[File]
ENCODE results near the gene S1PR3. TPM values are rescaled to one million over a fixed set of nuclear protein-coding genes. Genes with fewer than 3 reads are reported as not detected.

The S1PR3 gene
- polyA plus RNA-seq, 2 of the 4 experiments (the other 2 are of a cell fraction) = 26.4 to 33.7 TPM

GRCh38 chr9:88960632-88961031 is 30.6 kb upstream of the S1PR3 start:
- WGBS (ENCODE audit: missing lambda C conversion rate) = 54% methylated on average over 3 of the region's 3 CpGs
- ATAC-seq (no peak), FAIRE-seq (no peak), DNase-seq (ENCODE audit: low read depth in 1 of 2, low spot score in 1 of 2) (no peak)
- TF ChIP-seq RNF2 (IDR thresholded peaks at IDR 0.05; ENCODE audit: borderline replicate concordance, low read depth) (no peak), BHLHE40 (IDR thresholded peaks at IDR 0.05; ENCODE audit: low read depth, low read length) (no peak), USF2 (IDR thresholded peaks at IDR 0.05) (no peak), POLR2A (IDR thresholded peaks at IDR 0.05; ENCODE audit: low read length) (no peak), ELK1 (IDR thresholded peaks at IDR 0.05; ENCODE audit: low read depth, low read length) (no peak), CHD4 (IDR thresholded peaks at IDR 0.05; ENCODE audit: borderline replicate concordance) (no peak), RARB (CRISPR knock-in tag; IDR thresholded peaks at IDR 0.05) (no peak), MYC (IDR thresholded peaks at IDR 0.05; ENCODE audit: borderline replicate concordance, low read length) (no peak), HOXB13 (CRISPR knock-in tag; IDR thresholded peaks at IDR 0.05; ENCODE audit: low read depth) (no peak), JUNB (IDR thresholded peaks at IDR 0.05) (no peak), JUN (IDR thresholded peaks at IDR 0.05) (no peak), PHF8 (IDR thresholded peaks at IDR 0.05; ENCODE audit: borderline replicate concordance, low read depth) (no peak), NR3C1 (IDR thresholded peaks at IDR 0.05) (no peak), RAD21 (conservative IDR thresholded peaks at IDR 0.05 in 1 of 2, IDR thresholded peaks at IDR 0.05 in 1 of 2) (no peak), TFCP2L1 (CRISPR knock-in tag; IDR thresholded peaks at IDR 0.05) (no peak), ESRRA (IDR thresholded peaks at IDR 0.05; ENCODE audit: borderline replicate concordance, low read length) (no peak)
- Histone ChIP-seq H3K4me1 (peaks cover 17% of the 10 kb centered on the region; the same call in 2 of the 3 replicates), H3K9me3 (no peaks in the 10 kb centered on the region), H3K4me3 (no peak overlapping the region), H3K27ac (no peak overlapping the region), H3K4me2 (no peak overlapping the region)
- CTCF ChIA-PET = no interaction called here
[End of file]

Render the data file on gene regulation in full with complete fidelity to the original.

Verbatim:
ENCODE results near the gene S1PR3. TPM values are rescaled to one million over a fixed set of nuclear protein-coding genes. Genes with fewer than 3 reads are reported as not detected.

The S1PR3 gene
- polyA plus RNA-seq, 2 of the 4 experiments (the other 2 are of a cell fraction) = 26.4 to 33.7 TPM

GRCh38 chr9:88960632-88961031 is 30.6 kb upstream of the S1PR3 start:
- WGBS (ENCODE audit: missing lambda C conversion rate) = 54% methylated on average over 3 of the region's 3 CpGs
- ATAC-seq (no peak), FAIRE-seq (no peak), DNase-seq (ENCODE audit: low read depth in 1 of 2, low spot score in 1 of 2) (no peak)
- TF ChIP-seq RNF2 (IDR thresholded peaks at IDR 0.05; ENCODE audit: borderline replicate concordance, low read depth) (no peak), BHLHE40 (IDR thresholded peaks at IDR 0.05; ENCODE audit: low read depth, low read length) (no peak), USF2 (IDR thresholded peaks at IDR 0.05) (no peak), POLR2A (IDR thresholded peaks at IDR 0.05; ENCODE audit: low read length) (no peak), ELK1 (IDR thresholded peaks at IDR 0.05; ENCODE audit: low read depth, low read length) (no peak), CHD4 (IDR thresholded peaks at IDR 0.05; ENCODE audit: borderline replicate concordance) (no peak), RARB (CRISPR knock-in tag; IDR thresholded peaks at IDR 0.05) (no peak), MYC (IDR thresholded peaks at IDR 0.05; ENCODE audit: borderline replicate concordance, low read length) (no peak), HOXB13 (CRISPR knock-in tag; IDR thresholded peaks at IDR 0.05; ENCODE audit: low read depth) (no peak), JUNB (IDR thresholded peaks at IDR 0.05) (no peak), JUN (IDR thresholded peaks at IDR 0.05) (no peak), PHF8 (IDR thresholded peaks at IDR 0.05; ENCODE audit: borderline replicate concordance, low read depth) (no peak), NR3C1 (IDR thresholded peaks at IDR 0.05) (no peak), RAD21 (conservative IDR thresholded peaks at IDR 0.05 in 1 of 2, IDR thresholded peaks at IDR 0.05 in 1 of 2) (no peak), TFCP2L1 (CRISPR knock-in tag; IDR thresholded peaks at IDR 0.05) (no peak), ESRRA (IDR thresholded peaks at IDR 0.05; ENCODE audit: borderline replicate concordance, low read length) (no peak)
- Histone ChIP-seq H3K4me1 (peaks cover 17% of the 10 kb centered on the region; the same call in 2 of the 3 replicates), H3K9me3 (no peaks in the 10 kb centered on the region), H3K4me3 (no peak overlapping the region), H3K27ac (no peak overlapping the region), H3K4me2 (no peak overlapping the region)
- CTCF ChIA-PET = no interaction called here